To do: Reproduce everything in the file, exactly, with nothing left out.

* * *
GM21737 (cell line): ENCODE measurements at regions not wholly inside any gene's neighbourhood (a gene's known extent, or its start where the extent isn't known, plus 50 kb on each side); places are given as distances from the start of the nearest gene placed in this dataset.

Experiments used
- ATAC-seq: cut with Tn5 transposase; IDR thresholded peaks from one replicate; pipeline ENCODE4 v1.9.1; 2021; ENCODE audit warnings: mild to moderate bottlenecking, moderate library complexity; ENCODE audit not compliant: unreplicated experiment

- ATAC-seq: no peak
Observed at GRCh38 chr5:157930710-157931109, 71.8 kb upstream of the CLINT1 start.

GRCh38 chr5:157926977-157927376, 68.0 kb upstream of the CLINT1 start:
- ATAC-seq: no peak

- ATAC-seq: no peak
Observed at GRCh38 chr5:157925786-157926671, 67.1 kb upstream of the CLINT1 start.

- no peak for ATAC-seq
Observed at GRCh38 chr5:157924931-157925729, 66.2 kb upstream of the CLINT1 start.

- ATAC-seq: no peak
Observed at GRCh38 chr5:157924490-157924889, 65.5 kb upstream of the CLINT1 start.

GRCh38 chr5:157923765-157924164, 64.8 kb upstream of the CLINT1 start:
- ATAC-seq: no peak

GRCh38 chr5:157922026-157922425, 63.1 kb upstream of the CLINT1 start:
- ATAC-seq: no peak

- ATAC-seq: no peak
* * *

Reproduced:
GM21737 (cell line): ENCODE measurements at regions not wholly inside any gene's neighbourhood (a gene's known extent, or its start where the extent isn't known, plus 50 kb on each side); places are given as distances from the start of the nearest gene placed in this dataset.

Experiments used
- ATAC-seq: cut with Tn5 transposase; IDR thresholded peaks from one replicate; pipeline ENCODE4 v1.9.1; 2021; ENCODE audit warnings: mild to moderate bottlenecking, moderate library complexity; ENCODE audit not compliant: unreplicated experiment

- ATAC-seq: no peak
Observed at GRCh38 chr5:157930710-157931109, 71.8 kb upstream of the CLINT1 start.

GRCh38 chr5:157926977-157927376, 68.0 kb upstream of the CLINT1 start:
- ATAC-seq: no peak

- ATAC-seq: no peak
Observed at GRCh38 chr5:157925786-157926671, 67.1 kb upstream of the CLINT1 start.

- no peak for ATAC-seq
Observed at GRCh38 chr5:157924931-157925729, 66.2 kb upstream of the CLINT1 start.

- ATAC-seq: no peak
Observed at GRCh38 chr5:157924490-157924889, 65.5 kb upstream of the CLINT1 start.

GRCh38 chr5:157923765-157924164, 64.8 kb upstream of the CLINT1 start:
- ATAC-seq: no peak

GRCh38 chr5:157922026-157922425, 63.1 kb upstream of the CLINT1 start:
- ATAC-seq: no peak

- ATAC-seq: no peak